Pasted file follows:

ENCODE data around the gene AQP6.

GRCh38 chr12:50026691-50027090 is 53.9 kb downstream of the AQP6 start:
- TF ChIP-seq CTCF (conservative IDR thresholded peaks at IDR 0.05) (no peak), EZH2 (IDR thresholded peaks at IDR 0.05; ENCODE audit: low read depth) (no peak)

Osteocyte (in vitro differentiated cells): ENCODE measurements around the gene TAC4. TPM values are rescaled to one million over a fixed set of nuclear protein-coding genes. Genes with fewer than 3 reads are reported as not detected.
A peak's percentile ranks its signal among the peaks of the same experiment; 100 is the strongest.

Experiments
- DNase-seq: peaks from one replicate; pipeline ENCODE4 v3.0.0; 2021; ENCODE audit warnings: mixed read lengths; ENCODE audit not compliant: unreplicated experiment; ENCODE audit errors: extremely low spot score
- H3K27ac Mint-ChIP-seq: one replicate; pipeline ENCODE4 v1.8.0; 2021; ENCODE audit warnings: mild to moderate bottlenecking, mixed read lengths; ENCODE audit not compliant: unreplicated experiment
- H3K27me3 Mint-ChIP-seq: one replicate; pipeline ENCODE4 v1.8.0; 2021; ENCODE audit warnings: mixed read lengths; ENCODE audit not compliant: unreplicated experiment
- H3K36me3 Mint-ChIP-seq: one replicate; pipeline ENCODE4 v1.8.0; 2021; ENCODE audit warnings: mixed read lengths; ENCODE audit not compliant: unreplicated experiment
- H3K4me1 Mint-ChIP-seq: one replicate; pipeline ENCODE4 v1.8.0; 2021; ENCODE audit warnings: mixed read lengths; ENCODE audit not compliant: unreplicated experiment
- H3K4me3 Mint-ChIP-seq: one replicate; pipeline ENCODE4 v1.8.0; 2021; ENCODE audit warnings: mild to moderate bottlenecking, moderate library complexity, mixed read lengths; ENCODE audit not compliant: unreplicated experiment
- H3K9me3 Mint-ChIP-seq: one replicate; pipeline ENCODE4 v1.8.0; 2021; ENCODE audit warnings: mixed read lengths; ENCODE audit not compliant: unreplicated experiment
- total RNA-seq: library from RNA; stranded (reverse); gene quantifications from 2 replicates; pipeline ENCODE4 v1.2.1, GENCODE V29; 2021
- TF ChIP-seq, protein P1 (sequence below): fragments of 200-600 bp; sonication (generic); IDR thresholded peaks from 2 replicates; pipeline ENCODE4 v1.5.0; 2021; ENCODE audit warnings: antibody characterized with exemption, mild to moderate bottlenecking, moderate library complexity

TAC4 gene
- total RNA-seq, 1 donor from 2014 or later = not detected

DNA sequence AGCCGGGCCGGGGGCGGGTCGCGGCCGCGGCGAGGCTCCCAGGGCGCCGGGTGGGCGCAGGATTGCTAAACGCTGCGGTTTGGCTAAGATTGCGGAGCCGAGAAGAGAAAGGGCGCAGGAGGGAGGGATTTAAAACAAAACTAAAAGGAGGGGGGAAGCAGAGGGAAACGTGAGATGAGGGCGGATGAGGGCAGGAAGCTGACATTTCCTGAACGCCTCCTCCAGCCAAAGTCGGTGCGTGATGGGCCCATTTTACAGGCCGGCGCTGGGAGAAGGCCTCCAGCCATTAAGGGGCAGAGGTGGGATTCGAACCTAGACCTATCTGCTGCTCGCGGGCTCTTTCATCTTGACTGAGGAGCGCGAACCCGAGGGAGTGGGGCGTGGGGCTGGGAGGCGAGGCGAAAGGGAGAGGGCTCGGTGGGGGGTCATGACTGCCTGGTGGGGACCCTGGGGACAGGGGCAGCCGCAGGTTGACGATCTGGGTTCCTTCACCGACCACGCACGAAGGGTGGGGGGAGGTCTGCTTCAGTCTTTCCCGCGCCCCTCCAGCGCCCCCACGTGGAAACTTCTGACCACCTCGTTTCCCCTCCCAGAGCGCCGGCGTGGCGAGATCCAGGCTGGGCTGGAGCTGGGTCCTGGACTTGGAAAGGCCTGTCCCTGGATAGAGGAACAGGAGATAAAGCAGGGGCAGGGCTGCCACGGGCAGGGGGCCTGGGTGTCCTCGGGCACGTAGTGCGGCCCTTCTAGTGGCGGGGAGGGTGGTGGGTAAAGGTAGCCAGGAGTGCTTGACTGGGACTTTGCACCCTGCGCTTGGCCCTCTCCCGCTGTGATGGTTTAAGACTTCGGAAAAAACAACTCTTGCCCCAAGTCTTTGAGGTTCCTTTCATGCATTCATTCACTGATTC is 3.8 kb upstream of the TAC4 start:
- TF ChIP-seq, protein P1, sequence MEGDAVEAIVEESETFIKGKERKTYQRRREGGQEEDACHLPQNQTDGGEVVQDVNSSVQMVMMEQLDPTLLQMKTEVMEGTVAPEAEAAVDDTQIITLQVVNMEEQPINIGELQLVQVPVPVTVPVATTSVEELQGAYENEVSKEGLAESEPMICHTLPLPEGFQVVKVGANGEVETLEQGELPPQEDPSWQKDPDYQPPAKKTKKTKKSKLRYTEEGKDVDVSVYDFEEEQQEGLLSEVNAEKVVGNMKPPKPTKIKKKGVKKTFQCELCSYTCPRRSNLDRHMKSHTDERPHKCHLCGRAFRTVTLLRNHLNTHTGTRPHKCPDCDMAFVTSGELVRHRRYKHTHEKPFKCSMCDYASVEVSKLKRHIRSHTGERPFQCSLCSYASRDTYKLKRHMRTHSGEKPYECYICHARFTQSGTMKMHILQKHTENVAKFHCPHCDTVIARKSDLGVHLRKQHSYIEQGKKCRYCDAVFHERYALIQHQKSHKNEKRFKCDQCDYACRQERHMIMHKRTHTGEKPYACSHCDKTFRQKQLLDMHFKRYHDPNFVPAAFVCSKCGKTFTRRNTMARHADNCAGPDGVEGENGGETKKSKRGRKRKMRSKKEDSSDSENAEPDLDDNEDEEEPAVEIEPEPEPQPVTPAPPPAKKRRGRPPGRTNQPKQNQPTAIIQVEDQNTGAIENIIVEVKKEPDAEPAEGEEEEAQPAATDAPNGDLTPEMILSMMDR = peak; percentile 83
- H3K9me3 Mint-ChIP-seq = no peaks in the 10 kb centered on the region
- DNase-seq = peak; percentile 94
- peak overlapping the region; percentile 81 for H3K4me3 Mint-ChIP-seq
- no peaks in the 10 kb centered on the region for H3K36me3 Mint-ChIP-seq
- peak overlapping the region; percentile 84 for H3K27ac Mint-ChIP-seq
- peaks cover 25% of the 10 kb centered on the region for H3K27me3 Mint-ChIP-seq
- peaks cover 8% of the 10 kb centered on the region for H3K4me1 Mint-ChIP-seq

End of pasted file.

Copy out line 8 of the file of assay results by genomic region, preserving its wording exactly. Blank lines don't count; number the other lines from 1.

- H3K27ac Mint-ChIP-seq: one replicate; pipeline ENCODE4 v1.8.0; 2021; ENCODE audit warnings: mild to moderate bottlenecking, mixed read lengths; ENCODE audit not compliant: unreplicated experiment